Tennis elites who opt for private housing during the COVID-alert US Open will just have to find their way to the kitchen under strict quarantine rules which prohibit hiring in some domestic help.

The multimillionaire types will be forced to make do inside the “health bubble” being laid on by the USTA, which is taking no prisoners in its enforcement of the Grand Slam lockdown.

“What’s important is the athletes have created their centralized environment, their bubble,within the private home,” federation executive Stacey Allaster. 

Stacey Allaster

“The only individuals allowed to enter the home are those who are living in the home. 

“Chefs cannot come in and out.”

The Canadian executive added: “Anyone residing in the home is considered a Tier One member, and all members must stay in the home and are tested at the exact same protocols as those staying in the hotel. 

“If they want to have more guests in the home, they are permitted to do that, but everyone is tested, and no one is allowed to come in and out of the
home.”

Tidying up the premises could also become an exercise in scheduling.

“When the players and everyone in the home come to the site, then (masked) cleaning personnel are permitted to come into the home, but they are not permitted to enter the home while any of the tier one members are in the home.

“They won’t be mixing with any of the individuals in the bubble. That’s the fundamental principle.”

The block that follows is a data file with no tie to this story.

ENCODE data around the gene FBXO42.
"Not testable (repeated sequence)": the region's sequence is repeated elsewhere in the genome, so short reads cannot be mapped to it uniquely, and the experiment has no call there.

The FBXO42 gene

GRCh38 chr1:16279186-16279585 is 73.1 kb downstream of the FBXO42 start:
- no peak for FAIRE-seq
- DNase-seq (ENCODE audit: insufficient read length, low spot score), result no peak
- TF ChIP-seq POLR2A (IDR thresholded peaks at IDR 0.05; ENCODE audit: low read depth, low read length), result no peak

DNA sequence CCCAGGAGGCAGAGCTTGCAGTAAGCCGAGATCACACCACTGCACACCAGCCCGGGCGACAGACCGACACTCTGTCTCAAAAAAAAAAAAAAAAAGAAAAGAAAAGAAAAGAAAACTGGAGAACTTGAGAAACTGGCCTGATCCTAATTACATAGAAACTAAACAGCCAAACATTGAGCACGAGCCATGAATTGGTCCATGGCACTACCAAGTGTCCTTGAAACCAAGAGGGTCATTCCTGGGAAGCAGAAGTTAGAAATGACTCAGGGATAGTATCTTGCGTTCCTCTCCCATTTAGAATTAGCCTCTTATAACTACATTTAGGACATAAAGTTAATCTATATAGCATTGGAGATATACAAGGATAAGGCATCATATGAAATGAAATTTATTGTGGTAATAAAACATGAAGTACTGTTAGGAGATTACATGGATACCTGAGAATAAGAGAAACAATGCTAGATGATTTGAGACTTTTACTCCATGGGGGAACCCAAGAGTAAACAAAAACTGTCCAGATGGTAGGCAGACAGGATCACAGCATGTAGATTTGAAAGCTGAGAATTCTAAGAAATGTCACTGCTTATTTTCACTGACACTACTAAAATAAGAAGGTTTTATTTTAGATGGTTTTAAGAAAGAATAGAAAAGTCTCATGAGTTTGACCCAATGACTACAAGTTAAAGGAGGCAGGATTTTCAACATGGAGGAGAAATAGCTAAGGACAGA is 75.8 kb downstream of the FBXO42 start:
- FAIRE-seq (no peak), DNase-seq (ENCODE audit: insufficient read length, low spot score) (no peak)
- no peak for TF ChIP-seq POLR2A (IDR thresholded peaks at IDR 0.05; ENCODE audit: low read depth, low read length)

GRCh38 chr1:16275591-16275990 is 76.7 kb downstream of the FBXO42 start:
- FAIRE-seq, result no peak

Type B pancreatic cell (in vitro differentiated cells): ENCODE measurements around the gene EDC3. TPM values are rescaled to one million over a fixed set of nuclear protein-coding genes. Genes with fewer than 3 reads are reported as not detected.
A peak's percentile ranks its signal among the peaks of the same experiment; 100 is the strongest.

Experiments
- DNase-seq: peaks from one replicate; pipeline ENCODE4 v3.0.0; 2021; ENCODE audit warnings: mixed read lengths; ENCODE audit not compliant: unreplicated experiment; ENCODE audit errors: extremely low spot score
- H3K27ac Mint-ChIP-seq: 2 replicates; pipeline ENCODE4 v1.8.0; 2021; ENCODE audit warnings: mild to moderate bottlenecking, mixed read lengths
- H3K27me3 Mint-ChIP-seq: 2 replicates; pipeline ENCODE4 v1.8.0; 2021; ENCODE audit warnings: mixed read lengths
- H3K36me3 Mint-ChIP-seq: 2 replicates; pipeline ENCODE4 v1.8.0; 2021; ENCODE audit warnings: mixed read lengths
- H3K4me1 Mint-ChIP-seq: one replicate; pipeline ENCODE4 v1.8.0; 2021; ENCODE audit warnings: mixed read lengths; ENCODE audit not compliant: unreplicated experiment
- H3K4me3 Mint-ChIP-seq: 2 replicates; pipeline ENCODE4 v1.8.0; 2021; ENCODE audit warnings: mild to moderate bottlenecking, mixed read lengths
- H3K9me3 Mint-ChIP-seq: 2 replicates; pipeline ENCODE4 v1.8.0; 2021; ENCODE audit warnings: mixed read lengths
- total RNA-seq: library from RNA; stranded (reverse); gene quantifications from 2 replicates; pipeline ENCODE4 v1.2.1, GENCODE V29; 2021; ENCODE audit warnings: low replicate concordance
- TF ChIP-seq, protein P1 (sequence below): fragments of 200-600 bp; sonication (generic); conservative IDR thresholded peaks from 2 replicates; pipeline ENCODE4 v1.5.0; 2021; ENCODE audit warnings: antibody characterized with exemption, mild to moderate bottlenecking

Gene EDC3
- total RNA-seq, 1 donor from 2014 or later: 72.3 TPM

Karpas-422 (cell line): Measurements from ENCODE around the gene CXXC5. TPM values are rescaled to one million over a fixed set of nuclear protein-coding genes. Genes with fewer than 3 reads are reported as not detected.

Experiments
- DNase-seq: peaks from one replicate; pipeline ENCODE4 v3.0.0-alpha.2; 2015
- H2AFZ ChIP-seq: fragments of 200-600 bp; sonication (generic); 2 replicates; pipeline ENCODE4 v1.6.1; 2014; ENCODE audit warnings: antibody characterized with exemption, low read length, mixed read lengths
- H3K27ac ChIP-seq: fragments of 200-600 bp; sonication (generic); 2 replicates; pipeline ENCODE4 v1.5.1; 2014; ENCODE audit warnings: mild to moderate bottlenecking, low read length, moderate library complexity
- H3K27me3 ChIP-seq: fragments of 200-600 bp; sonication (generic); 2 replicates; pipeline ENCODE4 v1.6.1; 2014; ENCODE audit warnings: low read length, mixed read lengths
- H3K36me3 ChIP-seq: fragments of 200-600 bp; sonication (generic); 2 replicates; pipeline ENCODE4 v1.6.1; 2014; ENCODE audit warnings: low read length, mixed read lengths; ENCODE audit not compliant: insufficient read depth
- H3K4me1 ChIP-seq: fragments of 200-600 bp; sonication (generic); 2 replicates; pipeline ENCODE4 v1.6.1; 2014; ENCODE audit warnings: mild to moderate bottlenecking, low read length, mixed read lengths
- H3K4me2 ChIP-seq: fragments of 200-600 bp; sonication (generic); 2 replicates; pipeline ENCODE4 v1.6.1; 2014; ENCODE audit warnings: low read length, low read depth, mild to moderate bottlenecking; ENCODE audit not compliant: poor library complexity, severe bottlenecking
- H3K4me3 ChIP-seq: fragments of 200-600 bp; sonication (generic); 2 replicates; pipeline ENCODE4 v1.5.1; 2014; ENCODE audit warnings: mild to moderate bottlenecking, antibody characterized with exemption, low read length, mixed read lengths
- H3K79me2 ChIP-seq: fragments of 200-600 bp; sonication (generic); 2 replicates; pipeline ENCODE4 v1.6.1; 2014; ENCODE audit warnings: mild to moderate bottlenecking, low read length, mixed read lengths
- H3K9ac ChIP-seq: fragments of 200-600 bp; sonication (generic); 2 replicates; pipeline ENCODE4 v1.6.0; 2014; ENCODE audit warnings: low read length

While players in the two official hotels will be required to remain inside and are driven to the tennis centre under controlled conditions.  

Leading seeds will each have a VIP skybox at their disposal for the duration in order to make social distancing that little bit easier.

USTA CEO Mike Dowse held out hope that the Open tennis fortnight and the “Cincinnati” Masters to be staged onsite from this weekend will come off smoothly.

“We have 100 per cent confidence we’re doing this properly. It was not a “host at all costs.”

“We were very disciplined in our approach. Again, that was health and well-being No. 1. No. 2 is it in the best interests of tennis. Three, does it financially make sense for the players, the USTA and the broader tennis ecosystem.

“I’m really optimistic that we’re going to look back at this in a few months and really be proud of what everyone accomplished, what this has done for our sport.”

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